A New Dawn for Accountability?
As Human Rights Face a Historic Global Assault, Powerful Financial Tools Arise to Counter Abusers
By Brad Brooks-Rubin
Around the world today, human rights face historic threats. In 2019, humanitarian aid funding fell, there were 951 attacks on health workers and facilities, and 304 human rights defenders were killed. We are living through an era where respect for human rights is in all but full retreat. In the United States, and in many regions around the world, it can sometimes appear as though governments are moving away from their commitments to uphold the basic laws meant to protect us all from murder, violence, and repression.
Amid this apparent assault, the power of financial tools of pressure against human rights abusers and their support networks can provide new hope. The use of these tools, at least in some areas, has grown significantly and is already making a difference.
We are experiencing a slow but meaningful evolution in how the private sector partners with civil society and governments to engage where the risk of human rights abuses is high. And while the increasing use of these financial tools does not offset the more disturbing trend in human rights writ large, it does present an important opportunity from which advocates and communities can build. This is especially true as financial institutions and the broader private sector begin to recognize that the same muscles they have used to exercise due diligence related to sanctions, anticorruption, and financial crimes can be deployed to human rights concerns.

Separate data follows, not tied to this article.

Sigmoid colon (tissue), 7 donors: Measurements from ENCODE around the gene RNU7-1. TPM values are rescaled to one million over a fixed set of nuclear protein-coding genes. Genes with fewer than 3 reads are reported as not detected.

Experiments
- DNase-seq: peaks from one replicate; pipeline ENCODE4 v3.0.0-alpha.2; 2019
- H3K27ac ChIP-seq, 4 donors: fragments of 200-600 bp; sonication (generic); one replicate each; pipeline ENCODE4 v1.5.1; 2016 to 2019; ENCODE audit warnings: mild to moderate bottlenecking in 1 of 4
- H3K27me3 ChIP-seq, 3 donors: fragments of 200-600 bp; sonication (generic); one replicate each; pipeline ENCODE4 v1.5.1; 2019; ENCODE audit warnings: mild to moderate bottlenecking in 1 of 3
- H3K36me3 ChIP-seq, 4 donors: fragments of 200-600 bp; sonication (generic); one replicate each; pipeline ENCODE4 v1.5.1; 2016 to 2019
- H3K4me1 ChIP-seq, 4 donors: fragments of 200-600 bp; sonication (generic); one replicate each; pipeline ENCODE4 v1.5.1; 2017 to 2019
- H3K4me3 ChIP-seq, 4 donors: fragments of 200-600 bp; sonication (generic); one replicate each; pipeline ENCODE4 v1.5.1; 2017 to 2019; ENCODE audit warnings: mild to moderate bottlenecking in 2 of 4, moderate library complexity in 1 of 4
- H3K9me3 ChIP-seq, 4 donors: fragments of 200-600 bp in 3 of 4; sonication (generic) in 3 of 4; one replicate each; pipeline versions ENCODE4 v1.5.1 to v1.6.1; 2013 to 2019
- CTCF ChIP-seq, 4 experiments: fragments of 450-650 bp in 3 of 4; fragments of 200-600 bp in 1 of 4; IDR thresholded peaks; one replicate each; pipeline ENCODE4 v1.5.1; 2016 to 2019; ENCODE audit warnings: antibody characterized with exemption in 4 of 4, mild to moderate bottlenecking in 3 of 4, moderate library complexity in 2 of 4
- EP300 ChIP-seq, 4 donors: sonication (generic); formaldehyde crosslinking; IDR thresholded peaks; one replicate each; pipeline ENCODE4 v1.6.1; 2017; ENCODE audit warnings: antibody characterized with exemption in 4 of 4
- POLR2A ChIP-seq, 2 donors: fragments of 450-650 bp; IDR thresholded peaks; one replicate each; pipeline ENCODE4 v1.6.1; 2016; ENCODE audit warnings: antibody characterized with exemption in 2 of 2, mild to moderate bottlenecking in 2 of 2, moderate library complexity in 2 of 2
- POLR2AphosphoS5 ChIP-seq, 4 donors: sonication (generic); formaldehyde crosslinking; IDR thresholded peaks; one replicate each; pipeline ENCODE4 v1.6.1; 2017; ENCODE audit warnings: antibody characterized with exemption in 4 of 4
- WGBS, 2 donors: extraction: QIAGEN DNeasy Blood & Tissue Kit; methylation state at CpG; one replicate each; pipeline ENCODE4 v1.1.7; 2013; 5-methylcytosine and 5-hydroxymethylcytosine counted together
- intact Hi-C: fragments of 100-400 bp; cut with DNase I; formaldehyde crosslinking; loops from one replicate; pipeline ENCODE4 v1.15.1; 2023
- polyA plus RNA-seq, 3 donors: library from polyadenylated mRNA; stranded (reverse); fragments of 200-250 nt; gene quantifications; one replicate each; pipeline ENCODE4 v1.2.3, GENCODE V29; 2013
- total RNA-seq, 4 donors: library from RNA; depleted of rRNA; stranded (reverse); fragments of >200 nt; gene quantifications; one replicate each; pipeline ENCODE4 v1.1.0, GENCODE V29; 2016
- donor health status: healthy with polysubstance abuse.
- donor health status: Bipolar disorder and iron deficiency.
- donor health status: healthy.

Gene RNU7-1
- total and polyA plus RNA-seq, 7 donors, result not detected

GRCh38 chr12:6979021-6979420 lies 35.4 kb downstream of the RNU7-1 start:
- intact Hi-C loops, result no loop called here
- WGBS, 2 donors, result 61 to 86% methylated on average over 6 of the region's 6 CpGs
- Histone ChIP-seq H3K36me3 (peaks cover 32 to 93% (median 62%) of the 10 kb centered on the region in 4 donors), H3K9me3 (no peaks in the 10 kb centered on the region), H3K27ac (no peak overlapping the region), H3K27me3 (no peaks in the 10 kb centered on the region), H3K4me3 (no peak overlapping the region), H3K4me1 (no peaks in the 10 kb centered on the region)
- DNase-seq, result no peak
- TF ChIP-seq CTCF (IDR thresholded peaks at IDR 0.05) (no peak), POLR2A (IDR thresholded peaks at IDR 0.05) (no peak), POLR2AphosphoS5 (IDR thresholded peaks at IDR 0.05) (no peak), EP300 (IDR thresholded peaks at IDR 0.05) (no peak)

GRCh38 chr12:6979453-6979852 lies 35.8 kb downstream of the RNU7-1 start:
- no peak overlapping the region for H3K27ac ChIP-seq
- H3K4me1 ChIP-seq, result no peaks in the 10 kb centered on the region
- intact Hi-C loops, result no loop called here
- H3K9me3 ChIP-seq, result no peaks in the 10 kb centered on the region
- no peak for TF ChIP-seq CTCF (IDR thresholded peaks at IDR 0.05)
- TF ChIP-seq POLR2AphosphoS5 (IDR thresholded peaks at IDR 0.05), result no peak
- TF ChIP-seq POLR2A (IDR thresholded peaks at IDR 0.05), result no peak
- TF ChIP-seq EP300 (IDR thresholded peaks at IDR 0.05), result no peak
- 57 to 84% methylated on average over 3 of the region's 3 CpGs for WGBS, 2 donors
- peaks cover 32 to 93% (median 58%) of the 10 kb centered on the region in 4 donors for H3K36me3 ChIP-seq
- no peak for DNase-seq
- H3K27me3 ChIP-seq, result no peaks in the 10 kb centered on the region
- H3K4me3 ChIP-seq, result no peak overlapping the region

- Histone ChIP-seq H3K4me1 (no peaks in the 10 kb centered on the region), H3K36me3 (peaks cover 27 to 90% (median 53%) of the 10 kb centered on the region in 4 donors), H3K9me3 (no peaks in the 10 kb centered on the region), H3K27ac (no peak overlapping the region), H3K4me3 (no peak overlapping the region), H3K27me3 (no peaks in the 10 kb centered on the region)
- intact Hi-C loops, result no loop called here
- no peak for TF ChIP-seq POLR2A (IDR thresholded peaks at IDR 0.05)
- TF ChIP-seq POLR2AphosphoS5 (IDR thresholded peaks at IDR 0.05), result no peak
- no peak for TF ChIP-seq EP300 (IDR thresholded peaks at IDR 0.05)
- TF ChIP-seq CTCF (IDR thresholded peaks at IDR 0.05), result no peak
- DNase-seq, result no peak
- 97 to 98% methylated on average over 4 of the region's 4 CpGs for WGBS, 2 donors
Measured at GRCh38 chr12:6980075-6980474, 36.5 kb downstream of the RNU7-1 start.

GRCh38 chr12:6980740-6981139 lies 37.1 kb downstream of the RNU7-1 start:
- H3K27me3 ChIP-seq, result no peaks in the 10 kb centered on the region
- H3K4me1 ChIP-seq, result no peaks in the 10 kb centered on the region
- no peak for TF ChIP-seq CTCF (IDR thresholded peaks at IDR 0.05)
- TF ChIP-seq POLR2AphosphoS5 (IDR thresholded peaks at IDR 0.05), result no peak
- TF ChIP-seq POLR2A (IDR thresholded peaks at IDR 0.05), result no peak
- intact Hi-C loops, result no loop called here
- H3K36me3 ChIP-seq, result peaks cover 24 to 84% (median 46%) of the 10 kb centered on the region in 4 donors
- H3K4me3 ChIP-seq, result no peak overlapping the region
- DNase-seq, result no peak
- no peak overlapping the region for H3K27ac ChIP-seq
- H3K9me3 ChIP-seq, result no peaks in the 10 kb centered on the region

Here are just a few of the key ways these tools and changes are being applied:
- The imposition of more impactful sanctions. Sanctions, including asset freezes and visa bans, have been used for decades against individuals responsible for human rights abuses. But until recently — when the Global Magnitsky program in the United States was implemented — these sanctions were usually symbolic and, in many cases, imposed on actors with limited ties to the international financial system. Now the focus is on having a tangible impact on the financial interests of high-level human rights abusers by sanctioning key perpetrators, their enablers, and the broader corporate networks that make these crimes possible and profitable. From the response to the murder of Jamal Khashoggi, to Iraq, to Nicaragua and Myanmar, to various crises across sub-Saharan Africa, sanctions are laser-targeting the dirty money that motivates those actors responsible for human rights abuses. And those sanctions are aimed straight at those previously considered too politically sensitive or powerful to sanction. Recent US sanctions against government officials responsible for the killing of outspoken opposition activists in Burma, Pakistan, Libya, Slovakia, Democratic Republic of the Congo, and South Sudan are just one set of examples.